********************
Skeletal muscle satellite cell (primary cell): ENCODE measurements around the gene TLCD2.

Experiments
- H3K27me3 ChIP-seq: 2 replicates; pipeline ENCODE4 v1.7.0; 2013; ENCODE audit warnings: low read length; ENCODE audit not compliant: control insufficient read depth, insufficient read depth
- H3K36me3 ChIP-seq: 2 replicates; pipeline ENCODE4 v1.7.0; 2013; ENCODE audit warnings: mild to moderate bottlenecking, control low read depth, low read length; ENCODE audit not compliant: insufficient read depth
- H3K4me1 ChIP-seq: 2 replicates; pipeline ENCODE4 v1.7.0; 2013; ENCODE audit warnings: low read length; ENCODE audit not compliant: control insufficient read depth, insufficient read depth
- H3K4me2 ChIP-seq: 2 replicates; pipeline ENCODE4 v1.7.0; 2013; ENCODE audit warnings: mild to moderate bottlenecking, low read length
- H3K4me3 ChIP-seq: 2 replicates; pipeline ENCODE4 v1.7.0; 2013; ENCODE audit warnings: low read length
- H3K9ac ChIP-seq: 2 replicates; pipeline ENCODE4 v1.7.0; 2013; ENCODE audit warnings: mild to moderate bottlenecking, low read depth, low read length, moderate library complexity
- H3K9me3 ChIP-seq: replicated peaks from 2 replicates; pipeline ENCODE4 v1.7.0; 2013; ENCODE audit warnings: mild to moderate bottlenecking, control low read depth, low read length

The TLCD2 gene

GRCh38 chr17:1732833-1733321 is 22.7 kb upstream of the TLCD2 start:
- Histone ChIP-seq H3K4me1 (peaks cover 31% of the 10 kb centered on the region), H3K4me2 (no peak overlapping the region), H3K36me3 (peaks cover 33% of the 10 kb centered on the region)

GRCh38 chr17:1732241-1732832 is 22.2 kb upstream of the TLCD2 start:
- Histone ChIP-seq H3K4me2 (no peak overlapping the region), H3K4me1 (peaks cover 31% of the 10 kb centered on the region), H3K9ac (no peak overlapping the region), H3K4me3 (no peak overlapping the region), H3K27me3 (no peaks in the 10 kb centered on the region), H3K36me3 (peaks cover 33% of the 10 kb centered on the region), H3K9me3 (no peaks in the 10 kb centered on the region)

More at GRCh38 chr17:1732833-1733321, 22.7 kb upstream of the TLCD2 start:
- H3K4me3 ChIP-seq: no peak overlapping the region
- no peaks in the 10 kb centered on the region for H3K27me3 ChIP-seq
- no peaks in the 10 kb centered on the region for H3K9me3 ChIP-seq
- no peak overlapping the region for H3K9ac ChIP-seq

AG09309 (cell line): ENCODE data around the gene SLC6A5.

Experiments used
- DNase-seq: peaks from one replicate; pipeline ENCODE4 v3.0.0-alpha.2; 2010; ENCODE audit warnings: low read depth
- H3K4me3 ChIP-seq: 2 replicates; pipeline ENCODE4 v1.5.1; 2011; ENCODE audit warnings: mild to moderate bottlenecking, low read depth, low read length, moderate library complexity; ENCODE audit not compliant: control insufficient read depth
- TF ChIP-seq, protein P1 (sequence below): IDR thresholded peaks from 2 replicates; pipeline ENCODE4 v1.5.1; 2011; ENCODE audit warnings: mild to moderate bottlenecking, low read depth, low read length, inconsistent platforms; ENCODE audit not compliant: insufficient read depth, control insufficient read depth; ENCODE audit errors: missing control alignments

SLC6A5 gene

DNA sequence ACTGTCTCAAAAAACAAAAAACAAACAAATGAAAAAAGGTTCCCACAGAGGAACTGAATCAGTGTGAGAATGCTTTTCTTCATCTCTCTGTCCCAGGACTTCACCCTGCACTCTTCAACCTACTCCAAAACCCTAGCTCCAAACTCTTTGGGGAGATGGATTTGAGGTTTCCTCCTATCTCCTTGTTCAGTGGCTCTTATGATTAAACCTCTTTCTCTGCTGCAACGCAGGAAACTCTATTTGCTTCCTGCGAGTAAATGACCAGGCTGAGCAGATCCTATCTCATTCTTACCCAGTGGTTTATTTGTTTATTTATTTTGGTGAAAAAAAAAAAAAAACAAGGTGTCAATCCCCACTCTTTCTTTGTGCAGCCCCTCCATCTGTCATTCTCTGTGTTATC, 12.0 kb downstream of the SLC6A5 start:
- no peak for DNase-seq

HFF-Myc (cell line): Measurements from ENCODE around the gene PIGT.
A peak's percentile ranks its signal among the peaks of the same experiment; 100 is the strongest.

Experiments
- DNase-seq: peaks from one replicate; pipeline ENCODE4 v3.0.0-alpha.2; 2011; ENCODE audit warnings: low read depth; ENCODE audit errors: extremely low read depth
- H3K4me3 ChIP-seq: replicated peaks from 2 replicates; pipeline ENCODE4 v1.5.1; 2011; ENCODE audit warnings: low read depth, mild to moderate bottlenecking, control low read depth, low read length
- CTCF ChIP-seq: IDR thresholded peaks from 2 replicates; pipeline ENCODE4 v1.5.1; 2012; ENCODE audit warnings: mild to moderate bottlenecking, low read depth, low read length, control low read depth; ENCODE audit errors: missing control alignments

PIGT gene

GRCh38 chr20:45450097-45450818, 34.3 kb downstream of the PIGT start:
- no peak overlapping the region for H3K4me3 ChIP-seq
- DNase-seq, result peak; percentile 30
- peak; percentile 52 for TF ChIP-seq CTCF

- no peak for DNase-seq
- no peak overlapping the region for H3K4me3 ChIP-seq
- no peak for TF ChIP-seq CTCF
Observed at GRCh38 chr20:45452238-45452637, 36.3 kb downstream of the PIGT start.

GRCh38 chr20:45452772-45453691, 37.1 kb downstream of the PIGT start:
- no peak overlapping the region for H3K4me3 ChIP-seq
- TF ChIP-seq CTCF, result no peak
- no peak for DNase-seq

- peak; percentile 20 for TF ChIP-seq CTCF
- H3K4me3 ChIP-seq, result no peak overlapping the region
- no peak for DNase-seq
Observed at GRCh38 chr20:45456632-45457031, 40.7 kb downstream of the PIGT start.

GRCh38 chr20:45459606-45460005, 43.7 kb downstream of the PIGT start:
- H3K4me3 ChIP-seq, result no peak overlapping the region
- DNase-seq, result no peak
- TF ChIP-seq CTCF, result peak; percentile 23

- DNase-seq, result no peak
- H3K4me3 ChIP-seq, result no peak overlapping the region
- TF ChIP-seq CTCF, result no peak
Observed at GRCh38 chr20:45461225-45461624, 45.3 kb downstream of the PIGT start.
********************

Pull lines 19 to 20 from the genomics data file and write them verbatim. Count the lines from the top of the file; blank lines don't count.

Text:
- no peak overlapping the region for H3K9ac ChIP-seq

AG09309 (cell line): ENCODE data around the gene SLC6A5.